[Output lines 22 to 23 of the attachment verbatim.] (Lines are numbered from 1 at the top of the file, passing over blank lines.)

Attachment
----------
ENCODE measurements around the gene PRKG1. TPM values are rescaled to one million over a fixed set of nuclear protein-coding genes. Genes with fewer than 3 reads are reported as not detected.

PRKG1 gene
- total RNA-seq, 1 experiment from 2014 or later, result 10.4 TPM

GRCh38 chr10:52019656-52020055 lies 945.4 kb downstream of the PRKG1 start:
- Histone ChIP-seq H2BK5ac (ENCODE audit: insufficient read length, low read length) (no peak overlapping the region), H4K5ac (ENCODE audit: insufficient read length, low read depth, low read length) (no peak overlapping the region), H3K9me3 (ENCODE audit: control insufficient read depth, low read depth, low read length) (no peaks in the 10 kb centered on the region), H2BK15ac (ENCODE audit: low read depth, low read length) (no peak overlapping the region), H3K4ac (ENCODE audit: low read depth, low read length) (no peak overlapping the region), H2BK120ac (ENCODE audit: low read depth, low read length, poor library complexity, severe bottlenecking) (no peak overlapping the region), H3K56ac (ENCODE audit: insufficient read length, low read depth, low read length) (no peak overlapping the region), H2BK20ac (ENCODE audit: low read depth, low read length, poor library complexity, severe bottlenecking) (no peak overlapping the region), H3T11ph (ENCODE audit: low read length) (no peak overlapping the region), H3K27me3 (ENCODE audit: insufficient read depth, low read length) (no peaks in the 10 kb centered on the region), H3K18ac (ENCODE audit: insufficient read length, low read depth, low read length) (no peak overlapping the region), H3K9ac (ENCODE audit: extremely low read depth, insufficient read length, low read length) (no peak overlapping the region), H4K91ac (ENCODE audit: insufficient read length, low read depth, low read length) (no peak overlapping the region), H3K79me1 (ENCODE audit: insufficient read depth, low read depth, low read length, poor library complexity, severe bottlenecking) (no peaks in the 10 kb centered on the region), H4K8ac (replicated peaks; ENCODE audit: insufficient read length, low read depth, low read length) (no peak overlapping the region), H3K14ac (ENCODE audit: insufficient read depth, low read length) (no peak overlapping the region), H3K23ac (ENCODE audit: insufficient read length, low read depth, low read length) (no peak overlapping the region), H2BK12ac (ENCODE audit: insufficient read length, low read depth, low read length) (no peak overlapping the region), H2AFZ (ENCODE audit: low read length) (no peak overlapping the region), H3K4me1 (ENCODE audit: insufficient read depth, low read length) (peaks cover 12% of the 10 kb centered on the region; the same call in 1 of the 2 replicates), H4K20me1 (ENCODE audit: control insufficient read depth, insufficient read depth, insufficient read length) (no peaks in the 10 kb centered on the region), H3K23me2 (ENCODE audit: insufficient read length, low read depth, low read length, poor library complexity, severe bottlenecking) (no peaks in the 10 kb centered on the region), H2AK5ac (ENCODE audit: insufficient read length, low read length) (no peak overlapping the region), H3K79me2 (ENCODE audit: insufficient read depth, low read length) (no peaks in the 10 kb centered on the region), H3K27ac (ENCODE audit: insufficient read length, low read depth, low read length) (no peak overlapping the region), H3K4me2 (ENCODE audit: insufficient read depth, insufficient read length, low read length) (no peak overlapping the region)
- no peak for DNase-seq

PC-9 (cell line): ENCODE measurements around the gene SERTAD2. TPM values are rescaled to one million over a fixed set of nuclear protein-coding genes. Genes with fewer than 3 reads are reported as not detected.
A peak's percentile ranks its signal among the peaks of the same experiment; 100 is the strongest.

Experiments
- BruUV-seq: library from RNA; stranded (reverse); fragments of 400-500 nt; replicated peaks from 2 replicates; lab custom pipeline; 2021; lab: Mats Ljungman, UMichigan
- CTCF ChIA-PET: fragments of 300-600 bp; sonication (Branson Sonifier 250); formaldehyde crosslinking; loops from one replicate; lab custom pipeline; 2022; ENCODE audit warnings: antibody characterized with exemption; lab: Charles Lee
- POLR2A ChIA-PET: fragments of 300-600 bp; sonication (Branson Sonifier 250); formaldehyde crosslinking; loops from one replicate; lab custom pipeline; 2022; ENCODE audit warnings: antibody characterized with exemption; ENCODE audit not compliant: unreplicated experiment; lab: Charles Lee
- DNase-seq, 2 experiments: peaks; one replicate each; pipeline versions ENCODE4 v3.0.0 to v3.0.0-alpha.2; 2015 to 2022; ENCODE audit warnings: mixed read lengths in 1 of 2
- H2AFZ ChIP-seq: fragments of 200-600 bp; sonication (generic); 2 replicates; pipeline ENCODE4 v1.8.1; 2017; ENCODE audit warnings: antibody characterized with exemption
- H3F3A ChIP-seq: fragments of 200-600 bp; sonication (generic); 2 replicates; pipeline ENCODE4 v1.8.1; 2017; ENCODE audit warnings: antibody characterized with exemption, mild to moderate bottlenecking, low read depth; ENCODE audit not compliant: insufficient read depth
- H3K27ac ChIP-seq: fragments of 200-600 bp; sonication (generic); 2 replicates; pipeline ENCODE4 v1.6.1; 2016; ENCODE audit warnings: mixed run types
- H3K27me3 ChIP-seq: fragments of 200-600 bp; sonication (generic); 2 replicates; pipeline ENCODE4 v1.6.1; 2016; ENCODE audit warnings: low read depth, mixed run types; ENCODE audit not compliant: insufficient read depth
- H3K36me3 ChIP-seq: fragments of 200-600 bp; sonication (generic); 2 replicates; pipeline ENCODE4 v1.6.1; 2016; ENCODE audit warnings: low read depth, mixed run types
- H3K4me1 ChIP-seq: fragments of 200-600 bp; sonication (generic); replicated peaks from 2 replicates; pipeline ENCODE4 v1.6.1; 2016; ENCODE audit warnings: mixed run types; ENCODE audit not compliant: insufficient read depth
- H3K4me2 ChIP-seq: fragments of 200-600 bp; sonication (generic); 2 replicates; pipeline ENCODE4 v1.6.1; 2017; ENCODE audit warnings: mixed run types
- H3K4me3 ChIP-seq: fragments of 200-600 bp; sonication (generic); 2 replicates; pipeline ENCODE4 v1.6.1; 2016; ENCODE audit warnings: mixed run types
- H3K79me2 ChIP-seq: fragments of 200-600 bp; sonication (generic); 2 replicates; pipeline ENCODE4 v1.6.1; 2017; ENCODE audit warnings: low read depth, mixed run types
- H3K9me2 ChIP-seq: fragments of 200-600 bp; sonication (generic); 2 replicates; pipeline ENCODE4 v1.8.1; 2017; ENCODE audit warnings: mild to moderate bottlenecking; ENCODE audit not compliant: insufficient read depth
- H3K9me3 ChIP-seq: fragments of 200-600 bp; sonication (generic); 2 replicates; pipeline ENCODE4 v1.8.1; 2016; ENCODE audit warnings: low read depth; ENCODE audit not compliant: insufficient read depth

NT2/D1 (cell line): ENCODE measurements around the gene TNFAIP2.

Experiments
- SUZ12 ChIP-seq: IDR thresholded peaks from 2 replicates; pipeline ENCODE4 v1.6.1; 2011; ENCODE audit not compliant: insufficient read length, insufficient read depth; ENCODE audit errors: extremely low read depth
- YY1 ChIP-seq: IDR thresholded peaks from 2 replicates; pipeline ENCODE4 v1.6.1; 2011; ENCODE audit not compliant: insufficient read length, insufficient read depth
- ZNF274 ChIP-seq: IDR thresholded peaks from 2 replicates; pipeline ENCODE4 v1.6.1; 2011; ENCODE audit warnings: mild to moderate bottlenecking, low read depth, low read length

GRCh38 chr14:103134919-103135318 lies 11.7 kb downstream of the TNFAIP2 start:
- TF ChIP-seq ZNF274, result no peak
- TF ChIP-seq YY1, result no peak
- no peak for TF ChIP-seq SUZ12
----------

- H3K79me2 ChIP-seq: fragments of 200-600 bp; sonication (generic); 2 replicates; pipeline ENCODE4 v1.6.1; 2017; ENCODE audit warnings: low read depth, mixed run types
- H3K9me2 ChIP-seq: fragments of 200-600 bp; sonication (generic); 2 replicates; pipeline ENCODE4 v1.8.1; 2017; ENCODE audit warnings: mild to moderate bottlenecking; ENCODE audit not compliant: insufficient read depth